Norman Lamb: I thank the hon. Gentleman for that intervention. He makes a good point. There is a big problem with the transfer of credit. Sometimes it can work in the consumer's interest, if they can get a genuinely lower rate of interest and use the system. However, there are real dangers involved. I am not suggesting that the new clause will be a panacea to resolve all the problems of irresponsible lending in the credit industry.
Further to the hon. Gentleman's point, the Treasury Committee noted that people often transfer their credit card balance having received a commitment of a nil rate of interest for perhaps a year. However, they are often not told that new purchases on the card will be charged at the full rate of interest, or that when they pay off some of the balance, it will be taken off the balance transfer, not the new purchases. They therefore find that they are paying interest when they did not expect to. So there are many problems, and they all come down to the practice of responsible lending. We still have a way to go to get the industry fully to understand the importance of that concept.
I am seeking to address one specific historic problem, which is that, in the view of the industry and the Information Commissioner, there cannot be a full sharing of data. The commissioner has advised the industry that it would be a breach of the Data Protection Act 1998 to share data without consent. Incidentally, the problem has got much worse because, as the hon. Member for Rhondda (Chris Bryant) pointed out, there has been a revolution involving people shopping around. In the old days, all our needs were met by one
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institutiona bank or whatever. Now, people shop around for the best value product, so the need to address the problem of data sharing has grown considerably.
The Information Commissioner has said that, under the old agreements in which there is no provision for data sharing, a lender would need the customer's consent to share such information. The only solution available at the moment, therefore, is for the lender to go to the customer and ask for their consent. Members will appreciate, having sent out political mailings to people, that the response rate to such requests would be tiny. The industry reckons that it would be less than 1 per cent. We cannot resolve the problem simply by seeking consent under the existing rules. New clause 1 seeks to address that.
Mark Lazarowicz (Edinburgh, North and Leith) (Lab/Co-op): I have sympathy with the objectives of the new clause and with the need to promote greater data sharing on an historical basis. Does the hon. Gentleman agree, however, that we need to be careful about forcing consent, as it were, on members of the public? The Data Protection Act is there for a reason, after all. The new clause would give fairly wide powers to credit reference agencies and other organisations to extract consent from individuals. Perhaps the hon. Gentleman should think about the implications of what could be quite a serious breach of data protection principles.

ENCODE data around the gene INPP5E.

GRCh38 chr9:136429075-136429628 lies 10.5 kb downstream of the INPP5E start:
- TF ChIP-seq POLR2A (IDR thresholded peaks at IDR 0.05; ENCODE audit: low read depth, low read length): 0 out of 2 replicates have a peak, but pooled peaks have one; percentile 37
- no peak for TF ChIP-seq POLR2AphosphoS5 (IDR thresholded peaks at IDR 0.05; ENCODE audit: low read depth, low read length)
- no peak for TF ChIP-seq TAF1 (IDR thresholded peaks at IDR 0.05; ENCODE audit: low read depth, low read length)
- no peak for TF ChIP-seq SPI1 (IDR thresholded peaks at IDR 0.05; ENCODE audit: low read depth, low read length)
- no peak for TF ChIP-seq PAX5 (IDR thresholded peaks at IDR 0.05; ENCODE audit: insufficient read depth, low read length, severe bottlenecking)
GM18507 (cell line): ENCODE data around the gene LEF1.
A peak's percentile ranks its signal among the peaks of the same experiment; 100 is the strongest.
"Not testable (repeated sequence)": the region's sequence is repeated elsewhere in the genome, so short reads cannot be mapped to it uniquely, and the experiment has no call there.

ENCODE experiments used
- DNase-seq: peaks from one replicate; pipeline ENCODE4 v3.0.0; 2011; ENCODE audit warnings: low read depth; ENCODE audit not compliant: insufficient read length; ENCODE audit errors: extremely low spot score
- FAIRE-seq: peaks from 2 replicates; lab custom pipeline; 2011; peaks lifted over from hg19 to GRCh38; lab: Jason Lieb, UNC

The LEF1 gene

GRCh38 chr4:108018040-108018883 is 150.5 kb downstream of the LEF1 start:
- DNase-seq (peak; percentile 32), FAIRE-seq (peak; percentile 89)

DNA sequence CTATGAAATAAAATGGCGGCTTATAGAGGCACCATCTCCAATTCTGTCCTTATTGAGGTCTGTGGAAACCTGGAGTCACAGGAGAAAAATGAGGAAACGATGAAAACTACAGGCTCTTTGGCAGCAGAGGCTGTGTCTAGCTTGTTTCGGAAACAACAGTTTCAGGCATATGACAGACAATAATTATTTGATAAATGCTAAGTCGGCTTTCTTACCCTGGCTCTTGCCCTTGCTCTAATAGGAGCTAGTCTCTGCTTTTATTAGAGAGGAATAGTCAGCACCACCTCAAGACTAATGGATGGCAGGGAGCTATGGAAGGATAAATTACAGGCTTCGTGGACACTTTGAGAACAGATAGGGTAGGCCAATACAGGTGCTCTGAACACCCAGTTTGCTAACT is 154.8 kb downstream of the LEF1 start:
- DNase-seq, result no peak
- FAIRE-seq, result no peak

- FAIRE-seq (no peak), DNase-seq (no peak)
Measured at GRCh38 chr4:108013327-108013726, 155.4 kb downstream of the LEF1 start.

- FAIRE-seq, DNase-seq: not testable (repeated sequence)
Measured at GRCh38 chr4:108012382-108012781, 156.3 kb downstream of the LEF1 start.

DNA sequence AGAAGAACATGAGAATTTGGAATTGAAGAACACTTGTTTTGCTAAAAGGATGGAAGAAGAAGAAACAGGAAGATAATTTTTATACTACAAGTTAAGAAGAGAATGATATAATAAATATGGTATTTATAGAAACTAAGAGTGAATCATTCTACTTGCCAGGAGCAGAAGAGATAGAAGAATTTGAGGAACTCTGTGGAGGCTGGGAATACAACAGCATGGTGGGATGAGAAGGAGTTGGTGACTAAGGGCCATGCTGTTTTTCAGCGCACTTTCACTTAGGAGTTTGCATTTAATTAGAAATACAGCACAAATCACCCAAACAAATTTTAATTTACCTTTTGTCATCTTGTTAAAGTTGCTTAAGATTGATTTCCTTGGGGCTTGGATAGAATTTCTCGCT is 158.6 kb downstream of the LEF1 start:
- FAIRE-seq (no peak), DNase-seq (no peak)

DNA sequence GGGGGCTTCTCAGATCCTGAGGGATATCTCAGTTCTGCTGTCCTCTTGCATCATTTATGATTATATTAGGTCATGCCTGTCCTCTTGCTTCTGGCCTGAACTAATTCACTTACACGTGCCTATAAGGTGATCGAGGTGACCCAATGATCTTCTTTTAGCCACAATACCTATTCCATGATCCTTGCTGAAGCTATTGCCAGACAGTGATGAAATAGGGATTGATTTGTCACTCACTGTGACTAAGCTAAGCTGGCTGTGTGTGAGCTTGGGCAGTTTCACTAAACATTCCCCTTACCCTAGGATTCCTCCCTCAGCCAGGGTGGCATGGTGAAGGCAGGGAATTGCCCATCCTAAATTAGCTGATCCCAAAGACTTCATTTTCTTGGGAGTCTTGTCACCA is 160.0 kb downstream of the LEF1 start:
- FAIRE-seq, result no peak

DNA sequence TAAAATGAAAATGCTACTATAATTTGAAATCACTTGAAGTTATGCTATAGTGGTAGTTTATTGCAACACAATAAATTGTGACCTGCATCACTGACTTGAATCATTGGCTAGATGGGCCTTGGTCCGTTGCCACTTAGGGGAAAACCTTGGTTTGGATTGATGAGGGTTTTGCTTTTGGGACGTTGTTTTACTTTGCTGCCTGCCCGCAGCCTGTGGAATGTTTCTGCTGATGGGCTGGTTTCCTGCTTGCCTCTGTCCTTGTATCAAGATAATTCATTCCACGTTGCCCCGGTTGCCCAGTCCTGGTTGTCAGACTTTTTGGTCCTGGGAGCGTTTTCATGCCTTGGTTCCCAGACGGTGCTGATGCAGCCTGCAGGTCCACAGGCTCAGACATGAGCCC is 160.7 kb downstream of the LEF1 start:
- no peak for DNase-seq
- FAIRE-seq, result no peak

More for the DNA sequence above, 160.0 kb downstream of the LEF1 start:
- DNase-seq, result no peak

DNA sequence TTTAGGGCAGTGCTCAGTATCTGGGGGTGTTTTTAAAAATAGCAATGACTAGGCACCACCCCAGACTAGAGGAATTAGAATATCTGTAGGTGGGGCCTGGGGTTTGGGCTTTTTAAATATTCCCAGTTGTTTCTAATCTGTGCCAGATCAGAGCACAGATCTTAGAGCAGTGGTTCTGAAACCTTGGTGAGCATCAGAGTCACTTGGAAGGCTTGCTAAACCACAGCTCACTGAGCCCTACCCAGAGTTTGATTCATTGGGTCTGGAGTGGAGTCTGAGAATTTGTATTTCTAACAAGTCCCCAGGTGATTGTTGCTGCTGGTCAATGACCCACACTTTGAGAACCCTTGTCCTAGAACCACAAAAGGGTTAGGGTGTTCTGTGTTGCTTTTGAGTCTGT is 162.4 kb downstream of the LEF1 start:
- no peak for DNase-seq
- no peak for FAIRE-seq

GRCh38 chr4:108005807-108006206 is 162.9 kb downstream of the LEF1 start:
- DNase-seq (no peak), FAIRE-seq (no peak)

Norman Lamb: I fully accept that. I have thought about the issue, and I realise that there is a balance to be struck. We could simply say that this provision breaches the principles of the Data Protection Act; therefore there is nothing we can do. However, the consequence of doing that would be too serious, and I cannot accept that that is the right approach. So while I fully understand the hon. Gentleman's point, it is my judgment that we should reform the law in the way that I have proposed. The consequence of not doing so could be very serious. At worst, it could be a matter of life or death. We have all come across awful cases of people taking their own lives because of the mess that they have got themselves into. There is a responsibility on all of us to address the problem, and to ensure that judgments on offering credit are made with the fullest possible information available.
Some people have expressed concern that the new clause could lead to predatory lending. Other jurisdictions have suggested that, where there are provisions for data sharing, some unscrupulous lenders could use the information to target vulnerable consumers. However, the specific provisions of subsection (4) will address that concern, in that it sets out the conditions under which the information can be shared. It will prevent any risk of the information being exploited for the purpose of predatory lending.
James Brokenshire (Hornchurch) (Con):
The information could be used to encourage more blanket mailings. More and more paper lands on our doorsteps each day, and we end up being offered credit for this, that and the other. This results in two problems. First, some of the offers are pre-approved, which can be a problem if that mail is intercepted. We all know from our constituency mailbags that people have had their information misused by others. Secondly, such offers can encourage people to take credit when perhaps they
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should not. Will the hon. Gentleman comment on the protection offered in the new clause to ensure that those things would not happen?